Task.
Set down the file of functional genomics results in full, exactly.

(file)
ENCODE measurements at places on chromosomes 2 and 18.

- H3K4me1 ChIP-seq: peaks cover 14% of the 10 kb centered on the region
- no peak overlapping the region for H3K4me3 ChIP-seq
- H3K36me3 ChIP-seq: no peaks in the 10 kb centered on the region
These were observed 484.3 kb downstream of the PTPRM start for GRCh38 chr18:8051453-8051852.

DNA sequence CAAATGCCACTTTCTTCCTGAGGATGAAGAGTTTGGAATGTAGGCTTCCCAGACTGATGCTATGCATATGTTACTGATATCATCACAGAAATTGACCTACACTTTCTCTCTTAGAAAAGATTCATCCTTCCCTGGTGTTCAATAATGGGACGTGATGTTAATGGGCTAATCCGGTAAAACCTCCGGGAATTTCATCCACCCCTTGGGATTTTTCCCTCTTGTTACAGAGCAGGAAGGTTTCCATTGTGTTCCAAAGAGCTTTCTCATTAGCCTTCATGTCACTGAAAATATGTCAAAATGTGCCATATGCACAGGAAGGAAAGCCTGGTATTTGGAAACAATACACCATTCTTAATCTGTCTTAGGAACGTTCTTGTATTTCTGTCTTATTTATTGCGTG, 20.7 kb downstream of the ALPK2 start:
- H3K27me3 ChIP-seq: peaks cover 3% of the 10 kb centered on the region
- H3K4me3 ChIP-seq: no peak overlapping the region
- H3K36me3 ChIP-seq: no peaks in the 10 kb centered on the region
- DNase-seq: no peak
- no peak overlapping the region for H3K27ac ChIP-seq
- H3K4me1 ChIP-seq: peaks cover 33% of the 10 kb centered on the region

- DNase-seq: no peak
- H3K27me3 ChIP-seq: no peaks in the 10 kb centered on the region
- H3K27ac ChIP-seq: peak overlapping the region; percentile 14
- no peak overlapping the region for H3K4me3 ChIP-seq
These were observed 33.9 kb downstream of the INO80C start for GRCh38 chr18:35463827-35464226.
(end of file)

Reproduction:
ENCODE measurements at places on chromosomes 2 and 18.

- H3K4me1 ChIP-seq: peaks cover 14% of the 10 kb centered on the region
- no peak overlapping the region for H3K4me3 ChIP-seq
- H3K36me3 ChIP-seq: no peaks in the 10 kb centered on the region
These were observed 484.3 kb downstream of the PTPRM start for GRCh38 chr18:8051453-8051852.

DNA sequence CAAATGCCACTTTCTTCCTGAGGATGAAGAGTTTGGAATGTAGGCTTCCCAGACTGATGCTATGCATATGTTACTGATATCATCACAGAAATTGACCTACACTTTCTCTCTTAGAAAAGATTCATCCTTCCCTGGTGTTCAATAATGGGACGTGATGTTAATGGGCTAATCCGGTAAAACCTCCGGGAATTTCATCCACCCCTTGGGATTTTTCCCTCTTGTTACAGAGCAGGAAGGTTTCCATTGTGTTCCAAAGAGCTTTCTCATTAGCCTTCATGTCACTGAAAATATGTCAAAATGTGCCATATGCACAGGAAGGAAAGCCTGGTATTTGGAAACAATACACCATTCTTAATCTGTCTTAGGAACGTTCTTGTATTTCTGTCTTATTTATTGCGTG, 20.7 kb downstream of the ALPK2 start:
- H3K27me3 ChIP-seq: peaks cover 3% of the 10 kb centered on the region
- H3K4me3 ChIP-seq: no peak overlapping the region
- H3K36me3 ChIP-seq: no peaks in the 10 kb centered on the region
- DNase-seq: no peak
- no peak overlapping the region for H3K27ac ChIP-seq
- H3K4me1 ChIP-seq: peaks cover 33% of the 10 kb centered on the region

- DNase-seq: no peak
- H3K27me3 ChIP-seq: no peaks in the 10 kb centered on the region
- H3K27ac ChIP-seq: peak overlapping the region; percentile 14
- no peak overlapping the region for H3K4me3 ChIP-seq
These were observed 33.9 kb downstream of the INO80C start for GRCh38 chr18:35463827-35464226.